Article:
So, at least in my experience, at best half the time, I could get by with "emerge -vuD world", wait a few hours for all the new packages to recompile, and come back to a functioning, upgraded system. Unfortunately, the other half the time, I was tracking down "blocking" packages, playing version-specific games, tweaking config files, changing USE flags, etc. Consider, when there are dozens, sometimes hundreds of packages to be updated, all compiled from source, any one could break the build process---you can't really "set it and forget it". It requires some baby-sitting, or at least periodical checkups to make sure the upgrade is still progressing.

When I had more free time, I enjoyed this process. But my commute and job are leading to attention-starvation of all my hobbies, one of which is maintaining my Linux systems. (Which means, hopefully, someday I'll have the time to switch back to Gentoo.)

In short, I don't have the time for source-based distributions. Well, that's easy enough, as most distributions are binary-based anyway. But which one? I basically defaulted to Ubuntu: it's one of the more popular distributions, which should count for something. It's also based on Debian, with which I had previous experience, so, hopefully, I would find it semi-familiar. It also has role-specific flavors, i.e. Ubuntu Server (for servers), and MythBuntu (for MythTV)---in theory, I could have one operating system for all my computers, and quickly and consistently manage them.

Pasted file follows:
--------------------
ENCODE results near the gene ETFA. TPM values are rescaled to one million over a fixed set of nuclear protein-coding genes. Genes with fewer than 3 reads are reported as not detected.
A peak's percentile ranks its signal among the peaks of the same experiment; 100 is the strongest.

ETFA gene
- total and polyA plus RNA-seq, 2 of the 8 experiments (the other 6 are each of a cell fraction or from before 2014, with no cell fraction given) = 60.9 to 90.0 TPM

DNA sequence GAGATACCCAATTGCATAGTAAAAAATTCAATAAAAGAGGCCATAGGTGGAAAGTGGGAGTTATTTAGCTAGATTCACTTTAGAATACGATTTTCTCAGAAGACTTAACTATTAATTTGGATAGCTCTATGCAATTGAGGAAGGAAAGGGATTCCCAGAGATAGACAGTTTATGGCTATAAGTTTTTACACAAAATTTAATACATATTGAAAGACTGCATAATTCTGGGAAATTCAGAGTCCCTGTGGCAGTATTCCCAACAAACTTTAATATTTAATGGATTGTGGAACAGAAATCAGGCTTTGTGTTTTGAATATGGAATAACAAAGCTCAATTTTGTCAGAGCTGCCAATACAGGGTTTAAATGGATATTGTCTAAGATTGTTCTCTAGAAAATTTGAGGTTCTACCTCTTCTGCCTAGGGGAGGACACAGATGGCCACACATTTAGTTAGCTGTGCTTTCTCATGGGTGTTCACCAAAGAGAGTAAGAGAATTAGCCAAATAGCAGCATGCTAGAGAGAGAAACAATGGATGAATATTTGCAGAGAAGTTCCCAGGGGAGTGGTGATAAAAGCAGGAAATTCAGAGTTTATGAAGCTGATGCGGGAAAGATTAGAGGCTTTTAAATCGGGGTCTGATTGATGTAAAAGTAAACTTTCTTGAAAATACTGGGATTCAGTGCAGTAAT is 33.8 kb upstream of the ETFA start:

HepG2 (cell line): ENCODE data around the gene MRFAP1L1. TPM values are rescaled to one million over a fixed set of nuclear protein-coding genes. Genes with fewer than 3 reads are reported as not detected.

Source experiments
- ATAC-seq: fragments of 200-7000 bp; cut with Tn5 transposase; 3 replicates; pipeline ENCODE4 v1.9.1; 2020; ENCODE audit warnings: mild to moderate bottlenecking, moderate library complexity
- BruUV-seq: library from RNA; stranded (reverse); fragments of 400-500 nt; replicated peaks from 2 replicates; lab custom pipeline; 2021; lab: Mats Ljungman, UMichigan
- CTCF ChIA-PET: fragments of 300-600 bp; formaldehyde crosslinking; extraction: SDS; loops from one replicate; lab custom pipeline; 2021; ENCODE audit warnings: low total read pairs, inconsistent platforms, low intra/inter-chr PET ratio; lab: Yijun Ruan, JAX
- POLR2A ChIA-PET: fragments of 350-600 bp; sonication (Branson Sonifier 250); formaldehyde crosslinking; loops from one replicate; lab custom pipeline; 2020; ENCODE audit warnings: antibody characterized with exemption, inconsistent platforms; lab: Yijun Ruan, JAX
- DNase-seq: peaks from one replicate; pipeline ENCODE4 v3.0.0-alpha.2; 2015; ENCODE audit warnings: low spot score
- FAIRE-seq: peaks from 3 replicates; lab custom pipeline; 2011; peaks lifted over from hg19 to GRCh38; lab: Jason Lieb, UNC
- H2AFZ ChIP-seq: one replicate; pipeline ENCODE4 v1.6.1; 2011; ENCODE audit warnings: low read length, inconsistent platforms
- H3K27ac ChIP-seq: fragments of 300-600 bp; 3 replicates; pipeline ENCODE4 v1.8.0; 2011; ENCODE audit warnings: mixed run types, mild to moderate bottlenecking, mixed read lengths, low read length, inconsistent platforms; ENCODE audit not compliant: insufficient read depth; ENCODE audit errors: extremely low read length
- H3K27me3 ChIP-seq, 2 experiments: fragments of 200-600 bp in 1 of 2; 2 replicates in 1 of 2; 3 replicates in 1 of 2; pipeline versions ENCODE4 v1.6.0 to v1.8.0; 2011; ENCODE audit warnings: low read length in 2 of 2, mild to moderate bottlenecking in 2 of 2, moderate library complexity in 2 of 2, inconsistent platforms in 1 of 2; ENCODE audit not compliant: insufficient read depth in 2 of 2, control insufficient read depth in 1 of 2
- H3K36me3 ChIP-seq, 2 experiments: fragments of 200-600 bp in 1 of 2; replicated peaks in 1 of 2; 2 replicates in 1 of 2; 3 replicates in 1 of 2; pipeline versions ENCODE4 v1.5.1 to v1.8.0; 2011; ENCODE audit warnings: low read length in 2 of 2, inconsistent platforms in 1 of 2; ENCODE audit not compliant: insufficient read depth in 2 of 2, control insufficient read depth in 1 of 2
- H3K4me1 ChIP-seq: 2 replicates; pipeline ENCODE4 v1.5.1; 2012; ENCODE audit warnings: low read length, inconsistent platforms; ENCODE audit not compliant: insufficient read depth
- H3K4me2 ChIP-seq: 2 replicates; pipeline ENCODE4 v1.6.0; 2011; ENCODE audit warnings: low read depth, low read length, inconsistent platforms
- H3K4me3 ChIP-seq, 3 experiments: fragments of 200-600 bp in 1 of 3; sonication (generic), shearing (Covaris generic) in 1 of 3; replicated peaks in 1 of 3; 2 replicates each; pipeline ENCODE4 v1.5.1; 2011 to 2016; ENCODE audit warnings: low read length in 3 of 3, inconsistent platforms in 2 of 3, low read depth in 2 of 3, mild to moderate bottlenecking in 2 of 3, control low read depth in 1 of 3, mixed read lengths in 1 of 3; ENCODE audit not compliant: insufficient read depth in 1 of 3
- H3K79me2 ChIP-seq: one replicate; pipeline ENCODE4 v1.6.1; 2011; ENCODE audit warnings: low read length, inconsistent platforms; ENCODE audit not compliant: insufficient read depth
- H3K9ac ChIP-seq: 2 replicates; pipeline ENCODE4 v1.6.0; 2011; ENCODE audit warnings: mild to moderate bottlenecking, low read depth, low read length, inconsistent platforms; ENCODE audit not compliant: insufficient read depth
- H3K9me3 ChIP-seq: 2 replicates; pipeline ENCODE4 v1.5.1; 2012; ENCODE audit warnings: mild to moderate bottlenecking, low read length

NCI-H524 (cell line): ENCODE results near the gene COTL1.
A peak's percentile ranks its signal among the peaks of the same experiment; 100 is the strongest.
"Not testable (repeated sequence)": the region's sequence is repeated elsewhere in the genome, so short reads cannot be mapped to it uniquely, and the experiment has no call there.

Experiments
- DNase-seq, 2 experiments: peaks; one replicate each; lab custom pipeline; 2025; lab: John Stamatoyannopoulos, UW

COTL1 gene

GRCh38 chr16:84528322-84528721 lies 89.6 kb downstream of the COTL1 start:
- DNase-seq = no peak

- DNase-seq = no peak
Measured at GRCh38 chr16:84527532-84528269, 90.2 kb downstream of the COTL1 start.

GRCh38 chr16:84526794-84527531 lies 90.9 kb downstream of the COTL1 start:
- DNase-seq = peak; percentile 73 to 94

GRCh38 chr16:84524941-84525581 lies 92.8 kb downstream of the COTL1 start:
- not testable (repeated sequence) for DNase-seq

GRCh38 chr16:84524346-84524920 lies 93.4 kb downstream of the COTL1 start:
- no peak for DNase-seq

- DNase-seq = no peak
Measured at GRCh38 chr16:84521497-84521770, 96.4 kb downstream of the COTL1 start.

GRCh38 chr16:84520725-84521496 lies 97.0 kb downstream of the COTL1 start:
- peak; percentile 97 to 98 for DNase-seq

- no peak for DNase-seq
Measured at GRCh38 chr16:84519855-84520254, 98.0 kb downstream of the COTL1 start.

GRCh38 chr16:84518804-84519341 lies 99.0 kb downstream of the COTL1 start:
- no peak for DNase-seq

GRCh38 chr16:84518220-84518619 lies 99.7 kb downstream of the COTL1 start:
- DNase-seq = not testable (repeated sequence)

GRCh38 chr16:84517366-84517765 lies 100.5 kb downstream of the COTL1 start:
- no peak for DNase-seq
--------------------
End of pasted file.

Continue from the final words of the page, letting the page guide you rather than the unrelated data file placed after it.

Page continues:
So, given all that backstory and rationale, here I am today, running Ubuntu on my main workstation. I run Ubuntu Server on my file server/NAS box, as well as my backup server. But I still haven't completely switched: my firewall/gateway/NAT box runs OpenBSD, although I don't intend to ever change that. My parents' and my MythTV still run Gentoo. Since these systems are used by other people (my parents and wife, respectively), I didn't want to disrupt anything until I was sure I had a viable solution (plus my parents are 150 miles away!).